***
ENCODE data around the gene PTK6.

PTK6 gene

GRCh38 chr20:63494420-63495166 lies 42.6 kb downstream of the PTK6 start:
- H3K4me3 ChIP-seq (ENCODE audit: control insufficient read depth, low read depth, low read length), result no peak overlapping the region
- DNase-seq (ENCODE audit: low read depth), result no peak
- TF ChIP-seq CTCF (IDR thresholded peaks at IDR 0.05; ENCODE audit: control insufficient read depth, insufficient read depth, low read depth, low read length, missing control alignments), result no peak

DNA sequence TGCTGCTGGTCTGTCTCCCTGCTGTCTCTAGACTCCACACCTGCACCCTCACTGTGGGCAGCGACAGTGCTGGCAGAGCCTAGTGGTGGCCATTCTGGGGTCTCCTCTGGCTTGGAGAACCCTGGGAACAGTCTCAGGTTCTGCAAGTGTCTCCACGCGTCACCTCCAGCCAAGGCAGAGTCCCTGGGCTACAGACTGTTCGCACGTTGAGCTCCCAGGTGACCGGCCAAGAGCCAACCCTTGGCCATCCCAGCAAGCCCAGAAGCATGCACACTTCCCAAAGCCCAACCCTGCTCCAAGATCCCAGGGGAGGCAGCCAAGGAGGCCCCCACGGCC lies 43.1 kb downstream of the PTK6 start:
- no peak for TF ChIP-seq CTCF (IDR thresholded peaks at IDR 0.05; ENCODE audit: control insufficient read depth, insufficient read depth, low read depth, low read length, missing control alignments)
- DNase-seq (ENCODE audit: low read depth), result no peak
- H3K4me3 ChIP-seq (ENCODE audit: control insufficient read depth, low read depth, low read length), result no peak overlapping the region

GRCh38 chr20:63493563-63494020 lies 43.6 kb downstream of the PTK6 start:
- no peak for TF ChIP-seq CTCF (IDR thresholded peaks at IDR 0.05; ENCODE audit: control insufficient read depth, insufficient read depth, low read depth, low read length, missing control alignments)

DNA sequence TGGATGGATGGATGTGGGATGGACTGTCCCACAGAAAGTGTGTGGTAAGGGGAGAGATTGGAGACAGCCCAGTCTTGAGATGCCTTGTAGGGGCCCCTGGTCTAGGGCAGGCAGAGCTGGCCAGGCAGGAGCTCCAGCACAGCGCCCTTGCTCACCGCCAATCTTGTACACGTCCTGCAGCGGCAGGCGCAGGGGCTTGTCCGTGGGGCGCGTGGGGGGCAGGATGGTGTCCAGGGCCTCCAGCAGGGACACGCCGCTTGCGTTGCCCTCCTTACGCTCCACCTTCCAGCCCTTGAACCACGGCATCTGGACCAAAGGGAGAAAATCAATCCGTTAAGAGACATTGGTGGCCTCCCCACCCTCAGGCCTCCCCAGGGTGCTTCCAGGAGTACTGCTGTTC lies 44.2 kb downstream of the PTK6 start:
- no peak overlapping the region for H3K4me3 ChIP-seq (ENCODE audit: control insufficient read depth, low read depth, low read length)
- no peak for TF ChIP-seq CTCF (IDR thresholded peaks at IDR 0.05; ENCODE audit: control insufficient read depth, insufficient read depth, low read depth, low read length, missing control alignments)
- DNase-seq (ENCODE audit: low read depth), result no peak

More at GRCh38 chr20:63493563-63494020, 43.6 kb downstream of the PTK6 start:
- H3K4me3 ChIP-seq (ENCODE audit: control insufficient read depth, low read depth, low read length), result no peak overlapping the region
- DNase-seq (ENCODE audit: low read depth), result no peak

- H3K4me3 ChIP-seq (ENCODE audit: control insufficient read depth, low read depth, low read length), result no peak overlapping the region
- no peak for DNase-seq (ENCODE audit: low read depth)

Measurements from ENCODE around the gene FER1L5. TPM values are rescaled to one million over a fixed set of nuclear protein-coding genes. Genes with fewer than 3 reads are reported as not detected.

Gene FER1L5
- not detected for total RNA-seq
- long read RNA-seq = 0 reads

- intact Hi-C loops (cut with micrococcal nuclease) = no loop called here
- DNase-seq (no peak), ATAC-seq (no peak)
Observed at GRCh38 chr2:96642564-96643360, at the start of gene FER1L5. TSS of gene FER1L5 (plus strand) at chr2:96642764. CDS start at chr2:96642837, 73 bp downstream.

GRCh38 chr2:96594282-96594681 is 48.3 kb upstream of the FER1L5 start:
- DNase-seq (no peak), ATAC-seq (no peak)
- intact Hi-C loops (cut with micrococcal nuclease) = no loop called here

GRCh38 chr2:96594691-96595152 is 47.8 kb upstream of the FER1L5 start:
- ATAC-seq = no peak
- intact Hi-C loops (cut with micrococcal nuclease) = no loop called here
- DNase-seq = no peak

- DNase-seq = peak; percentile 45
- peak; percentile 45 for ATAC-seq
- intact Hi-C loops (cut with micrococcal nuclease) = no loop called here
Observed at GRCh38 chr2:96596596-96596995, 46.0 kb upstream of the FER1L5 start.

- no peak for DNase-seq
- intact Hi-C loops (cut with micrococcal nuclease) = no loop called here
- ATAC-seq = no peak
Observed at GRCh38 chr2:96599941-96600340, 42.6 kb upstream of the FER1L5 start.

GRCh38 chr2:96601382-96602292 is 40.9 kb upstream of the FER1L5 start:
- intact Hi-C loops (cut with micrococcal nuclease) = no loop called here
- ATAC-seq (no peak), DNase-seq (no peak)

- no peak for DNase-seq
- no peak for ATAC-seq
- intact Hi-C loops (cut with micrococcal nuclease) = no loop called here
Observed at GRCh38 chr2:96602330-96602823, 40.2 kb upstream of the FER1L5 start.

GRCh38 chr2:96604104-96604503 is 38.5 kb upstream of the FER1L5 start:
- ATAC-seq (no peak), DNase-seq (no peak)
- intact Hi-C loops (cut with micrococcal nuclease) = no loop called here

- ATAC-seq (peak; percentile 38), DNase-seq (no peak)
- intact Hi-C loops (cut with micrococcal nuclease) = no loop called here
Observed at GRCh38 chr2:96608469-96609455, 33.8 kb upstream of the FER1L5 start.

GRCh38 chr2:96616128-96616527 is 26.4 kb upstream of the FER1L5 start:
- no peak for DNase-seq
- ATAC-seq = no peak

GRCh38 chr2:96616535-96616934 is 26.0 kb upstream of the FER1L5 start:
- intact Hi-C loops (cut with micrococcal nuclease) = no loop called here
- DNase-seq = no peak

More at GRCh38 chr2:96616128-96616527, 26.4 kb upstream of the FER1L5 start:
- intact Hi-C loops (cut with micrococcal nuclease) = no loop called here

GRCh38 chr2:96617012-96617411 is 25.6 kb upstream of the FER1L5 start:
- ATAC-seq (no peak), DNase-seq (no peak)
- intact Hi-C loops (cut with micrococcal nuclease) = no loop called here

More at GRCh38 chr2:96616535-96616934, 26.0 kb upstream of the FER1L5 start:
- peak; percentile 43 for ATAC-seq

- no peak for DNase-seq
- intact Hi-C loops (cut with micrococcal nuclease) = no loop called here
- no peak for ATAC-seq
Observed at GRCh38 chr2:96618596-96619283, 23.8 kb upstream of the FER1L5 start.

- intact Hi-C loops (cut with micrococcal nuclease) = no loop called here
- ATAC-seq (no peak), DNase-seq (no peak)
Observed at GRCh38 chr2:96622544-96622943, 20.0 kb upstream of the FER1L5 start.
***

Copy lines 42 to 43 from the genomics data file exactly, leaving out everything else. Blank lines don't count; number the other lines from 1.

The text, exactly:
- ATAC-seq = no peak
Observed at GRCh38 chr2:96599941-96600340, 42.6 kb upstream of the FER1L5 start.